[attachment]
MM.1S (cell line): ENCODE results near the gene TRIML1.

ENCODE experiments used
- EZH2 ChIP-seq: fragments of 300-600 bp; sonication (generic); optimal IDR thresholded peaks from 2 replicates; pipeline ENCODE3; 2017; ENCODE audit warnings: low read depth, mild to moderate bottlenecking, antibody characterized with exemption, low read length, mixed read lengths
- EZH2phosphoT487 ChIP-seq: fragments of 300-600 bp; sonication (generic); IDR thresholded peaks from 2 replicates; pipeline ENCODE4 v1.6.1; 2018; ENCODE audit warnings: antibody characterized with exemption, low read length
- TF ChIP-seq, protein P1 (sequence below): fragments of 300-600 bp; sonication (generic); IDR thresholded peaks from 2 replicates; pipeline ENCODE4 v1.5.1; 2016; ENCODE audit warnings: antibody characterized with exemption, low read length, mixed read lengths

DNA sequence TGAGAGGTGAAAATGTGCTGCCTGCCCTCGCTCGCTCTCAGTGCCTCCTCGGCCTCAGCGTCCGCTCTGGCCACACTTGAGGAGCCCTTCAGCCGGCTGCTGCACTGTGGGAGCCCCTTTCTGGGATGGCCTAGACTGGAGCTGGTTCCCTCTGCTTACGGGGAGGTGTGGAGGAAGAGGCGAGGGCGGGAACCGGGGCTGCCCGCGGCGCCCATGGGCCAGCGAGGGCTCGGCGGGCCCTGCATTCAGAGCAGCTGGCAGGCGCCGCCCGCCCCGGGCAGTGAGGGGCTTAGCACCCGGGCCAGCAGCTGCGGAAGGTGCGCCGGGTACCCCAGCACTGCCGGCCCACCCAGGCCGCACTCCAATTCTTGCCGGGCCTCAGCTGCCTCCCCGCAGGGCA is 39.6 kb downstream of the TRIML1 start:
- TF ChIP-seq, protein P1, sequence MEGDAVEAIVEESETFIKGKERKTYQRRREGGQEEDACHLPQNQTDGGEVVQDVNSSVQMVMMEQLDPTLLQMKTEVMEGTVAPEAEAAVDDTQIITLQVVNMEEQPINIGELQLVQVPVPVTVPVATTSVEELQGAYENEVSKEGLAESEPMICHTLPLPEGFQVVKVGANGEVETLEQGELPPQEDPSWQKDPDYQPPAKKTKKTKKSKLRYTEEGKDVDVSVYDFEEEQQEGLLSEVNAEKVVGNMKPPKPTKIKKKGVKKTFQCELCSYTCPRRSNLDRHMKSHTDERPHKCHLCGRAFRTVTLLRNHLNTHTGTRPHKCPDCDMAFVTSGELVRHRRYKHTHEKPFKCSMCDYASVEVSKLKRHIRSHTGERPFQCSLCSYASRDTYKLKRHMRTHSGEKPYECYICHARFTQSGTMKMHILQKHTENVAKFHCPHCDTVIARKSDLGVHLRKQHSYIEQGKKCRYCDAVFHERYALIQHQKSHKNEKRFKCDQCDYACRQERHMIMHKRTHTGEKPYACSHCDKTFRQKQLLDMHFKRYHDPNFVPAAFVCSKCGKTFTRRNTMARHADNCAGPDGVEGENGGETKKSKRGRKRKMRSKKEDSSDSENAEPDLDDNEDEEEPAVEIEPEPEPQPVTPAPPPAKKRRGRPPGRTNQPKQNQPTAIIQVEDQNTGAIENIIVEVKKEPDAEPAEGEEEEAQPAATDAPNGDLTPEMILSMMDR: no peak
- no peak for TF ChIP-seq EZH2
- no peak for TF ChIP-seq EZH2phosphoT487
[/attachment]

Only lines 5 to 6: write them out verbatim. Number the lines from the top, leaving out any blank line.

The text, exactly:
- TF ChIP-seq, protein P1 (sequence below): fragments of 300-600 bp; sonication (generic); IDR thresholded peaks from 2 replicates; pipeline ENCODE4 v1.5.1; 2016; ENCODE audit warnings: antibody characterized with exemption, low read length, mixed read lengths

DNA sequence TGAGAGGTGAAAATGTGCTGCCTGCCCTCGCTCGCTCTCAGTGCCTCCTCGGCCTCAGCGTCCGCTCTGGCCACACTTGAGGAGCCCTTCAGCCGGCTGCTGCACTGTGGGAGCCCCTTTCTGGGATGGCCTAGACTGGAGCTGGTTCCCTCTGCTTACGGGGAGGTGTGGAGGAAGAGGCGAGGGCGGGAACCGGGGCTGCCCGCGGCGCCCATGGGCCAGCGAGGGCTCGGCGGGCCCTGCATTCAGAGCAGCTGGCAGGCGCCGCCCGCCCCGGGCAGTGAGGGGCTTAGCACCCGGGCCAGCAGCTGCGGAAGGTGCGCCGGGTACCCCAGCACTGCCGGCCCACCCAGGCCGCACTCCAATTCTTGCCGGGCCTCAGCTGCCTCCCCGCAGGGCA is 39.6 kb downstream of the TRIML1 start: